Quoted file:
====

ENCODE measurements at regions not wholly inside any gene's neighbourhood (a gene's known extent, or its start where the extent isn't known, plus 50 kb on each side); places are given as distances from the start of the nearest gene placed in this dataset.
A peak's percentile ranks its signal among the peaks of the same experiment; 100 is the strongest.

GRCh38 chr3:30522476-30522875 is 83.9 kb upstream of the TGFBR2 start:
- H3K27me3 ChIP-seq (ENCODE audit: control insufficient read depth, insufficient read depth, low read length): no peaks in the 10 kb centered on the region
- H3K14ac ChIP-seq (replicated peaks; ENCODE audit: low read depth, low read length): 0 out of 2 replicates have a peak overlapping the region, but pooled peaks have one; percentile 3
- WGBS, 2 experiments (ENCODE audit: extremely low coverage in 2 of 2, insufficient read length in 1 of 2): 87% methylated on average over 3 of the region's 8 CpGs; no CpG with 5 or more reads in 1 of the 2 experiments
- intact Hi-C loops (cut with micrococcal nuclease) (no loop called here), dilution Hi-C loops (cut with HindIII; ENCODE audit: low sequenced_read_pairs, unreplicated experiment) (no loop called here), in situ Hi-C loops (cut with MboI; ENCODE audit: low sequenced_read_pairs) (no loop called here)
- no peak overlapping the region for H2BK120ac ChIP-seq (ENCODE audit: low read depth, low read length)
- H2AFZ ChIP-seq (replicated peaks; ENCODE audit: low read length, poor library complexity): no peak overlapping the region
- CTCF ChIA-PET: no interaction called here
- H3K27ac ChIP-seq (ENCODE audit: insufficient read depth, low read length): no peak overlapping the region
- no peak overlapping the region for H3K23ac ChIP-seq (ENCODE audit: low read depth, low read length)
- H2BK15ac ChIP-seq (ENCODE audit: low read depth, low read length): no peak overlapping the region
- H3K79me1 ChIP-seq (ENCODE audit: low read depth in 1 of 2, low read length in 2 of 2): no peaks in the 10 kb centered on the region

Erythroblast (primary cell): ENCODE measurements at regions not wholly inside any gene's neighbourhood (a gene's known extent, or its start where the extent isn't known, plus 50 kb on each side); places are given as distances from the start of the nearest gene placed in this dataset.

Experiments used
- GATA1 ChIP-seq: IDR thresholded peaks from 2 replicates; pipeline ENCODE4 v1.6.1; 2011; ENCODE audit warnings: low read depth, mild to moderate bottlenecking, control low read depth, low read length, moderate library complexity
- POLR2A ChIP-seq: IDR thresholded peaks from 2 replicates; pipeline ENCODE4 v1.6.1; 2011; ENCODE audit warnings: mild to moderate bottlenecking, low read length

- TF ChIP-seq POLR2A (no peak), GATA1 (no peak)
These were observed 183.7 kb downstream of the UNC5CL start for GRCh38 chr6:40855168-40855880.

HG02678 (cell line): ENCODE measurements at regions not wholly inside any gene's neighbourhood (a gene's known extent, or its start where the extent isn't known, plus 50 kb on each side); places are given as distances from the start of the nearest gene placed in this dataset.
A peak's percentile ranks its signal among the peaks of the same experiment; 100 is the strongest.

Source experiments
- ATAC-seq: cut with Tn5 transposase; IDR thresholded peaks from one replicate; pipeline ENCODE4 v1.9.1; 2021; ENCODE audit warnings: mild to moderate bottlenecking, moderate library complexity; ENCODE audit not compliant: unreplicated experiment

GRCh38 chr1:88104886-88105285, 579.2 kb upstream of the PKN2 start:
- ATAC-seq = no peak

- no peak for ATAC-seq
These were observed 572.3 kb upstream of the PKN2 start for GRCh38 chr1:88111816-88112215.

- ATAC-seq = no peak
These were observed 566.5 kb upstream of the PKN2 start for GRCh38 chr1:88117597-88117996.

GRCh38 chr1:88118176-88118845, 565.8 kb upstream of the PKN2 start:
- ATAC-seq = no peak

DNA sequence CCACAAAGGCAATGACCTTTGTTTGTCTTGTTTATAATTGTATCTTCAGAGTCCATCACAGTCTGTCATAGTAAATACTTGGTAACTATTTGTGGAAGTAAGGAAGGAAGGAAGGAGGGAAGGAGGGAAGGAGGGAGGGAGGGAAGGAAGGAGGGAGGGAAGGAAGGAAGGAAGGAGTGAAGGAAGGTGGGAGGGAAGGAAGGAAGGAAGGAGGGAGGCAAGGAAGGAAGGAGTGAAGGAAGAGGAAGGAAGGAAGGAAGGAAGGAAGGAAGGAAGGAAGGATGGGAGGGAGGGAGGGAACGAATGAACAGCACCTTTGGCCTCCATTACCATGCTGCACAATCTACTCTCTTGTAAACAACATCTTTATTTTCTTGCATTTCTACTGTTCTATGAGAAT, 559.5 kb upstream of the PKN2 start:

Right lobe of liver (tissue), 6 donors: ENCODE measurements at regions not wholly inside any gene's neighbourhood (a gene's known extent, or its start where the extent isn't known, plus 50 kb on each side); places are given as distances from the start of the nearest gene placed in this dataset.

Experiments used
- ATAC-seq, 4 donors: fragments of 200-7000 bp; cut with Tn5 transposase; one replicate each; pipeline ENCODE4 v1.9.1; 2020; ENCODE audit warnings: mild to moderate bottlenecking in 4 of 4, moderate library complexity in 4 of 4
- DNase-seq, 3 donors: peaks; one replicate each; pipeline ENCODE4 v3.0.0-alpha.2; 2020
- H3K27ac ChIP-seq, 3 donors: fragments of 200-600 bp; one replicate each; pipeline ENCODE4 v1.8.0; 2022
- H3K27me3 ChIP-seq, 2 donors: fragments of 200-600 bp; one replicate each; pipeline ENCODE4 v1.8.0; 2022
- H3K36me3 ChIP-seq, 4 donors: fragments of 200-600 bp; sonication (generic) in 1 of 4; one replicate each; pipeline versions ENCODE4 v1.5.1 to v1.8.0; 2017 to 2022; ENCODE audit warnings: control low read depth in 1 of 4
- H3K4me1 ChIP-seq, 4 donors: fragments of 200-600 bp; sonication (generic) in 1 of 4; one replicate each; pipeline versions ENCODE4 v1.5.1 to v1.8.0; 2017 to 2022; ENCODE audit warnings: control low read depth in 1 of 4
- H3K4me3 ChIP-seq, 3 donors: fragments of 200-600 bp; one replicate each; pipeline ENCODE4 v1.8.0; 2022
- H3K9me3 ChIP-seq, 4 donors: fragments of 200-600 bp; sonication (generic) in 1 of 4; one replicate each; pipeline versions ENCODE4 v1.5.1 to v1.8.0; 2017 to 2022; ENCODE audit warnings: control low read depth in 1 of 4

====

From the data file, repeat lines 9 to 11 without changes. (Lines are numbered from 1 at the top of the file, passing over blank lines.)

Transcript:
- H2AFZ ChIP-seq (replicated peaks; ENCODE audit: low read length, poor library complexity): no peak overlapping the region
- CTCF ChIA-PET: no interaction called here
- H3K27ac ChIP-seq (ENCODE audit: insufficient read depth, low read length): no peak overlapping the region